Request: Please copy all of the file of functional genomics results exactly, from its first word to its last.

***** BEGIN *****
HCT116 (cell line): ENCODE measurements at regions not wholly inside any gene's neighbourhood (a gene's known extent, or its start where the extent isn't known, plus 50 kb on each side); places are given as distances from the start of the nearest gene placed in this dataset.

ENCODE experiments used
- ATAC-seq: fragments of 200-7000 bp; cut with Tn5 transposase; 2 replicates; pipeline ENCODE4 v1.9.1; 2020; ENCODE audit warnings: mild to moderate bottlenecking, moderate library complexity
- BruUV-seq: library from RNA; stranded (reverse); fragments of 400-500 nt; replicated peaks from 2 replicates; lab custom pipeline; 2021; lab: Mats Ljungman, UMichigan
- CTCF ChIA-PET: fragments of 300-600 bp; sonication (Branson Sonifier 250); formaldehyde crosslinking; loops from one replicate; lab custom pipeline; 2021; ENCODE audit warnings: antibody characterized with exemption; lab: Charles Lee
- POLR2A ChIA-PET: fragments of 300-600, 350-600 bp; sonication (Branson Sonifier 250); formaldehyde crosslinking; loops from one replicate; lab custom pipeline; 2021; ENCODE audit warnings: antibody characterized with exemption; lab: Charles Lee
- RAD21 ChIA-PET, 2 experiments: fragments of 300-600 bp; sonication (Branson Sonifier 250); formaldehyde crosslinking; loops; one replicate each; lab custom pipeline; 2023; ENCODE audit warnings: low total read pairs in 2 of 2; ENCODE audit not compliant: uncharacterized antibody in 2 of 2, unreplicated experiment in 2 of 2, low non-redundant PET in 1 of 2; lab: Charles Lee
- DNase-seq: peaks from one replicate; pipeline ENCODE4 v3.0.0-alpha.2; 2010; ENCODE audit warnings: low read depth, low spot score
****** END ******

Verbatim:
HCT116 (cell line): ENCODE measurements at regions not wholly inside any gene's neighbourhood (a gene's known extent, or its start where the extent isn't known, plus 50 kb on each side); places are given as distances from the start of the nearest gene placed in this dataset.

ENCODE experiments used
- ATAC-seq: fragments of 200-7000 bp; cut with Tn5 transposase; 2 replicates; pipeline ENCODE4 v1.9.1; 2020; ENCODE audit warnings: mild to moderate bottlenecking, moderate library complexity
- BruUV-seq: library from RNA; stranded (reverse); fragments of 400-500 nt; replicated peaks from 2 replicates; lab custom pipeline; 2021; lab: Mats Ljungman, UMichigan
- CTCF ChIA-PET: fragments of 300-600 bp; sonication (Branson Sonifier 250); formaldehyde crosslinking; loops from one replicate; lab custom pipeline; 2021; ENCODE audit warnings: antibody characterized with exemption; lab: Charles Lee
- POLR2A ChIA-PET: fragments of 300-600, 350-600 bp; sonication (Branson Sonifier 250); formaldehyde crosslinking; loops from one replicate; lab custom pipeline; 2021; ENCODE audit warnings: antibody characterized with exemption; lab: Charles Lee
- RAD21 ChIA-PET, 2 experiments: fragments of 300-600 bp; sonication (Branson Sonifier 250); formaldehyde crosslinking; loops; one replicate each; lab custom pipeline; 2023; ENCODE audit warnings: low total read pairs in 2 of 2; ENCODE audit not compliant: uncharacterized antibody in 2 of 2, unreplicated experiment in 2 of 2, low non-redundant PET in 1 of 2; lab: Charles Lee
- DNase-seq: peaks from one replicate; pipeline ENCODE4 v3.0.0-alpha.2; 2010; ENCODE audit warnings: low read depth, low spot score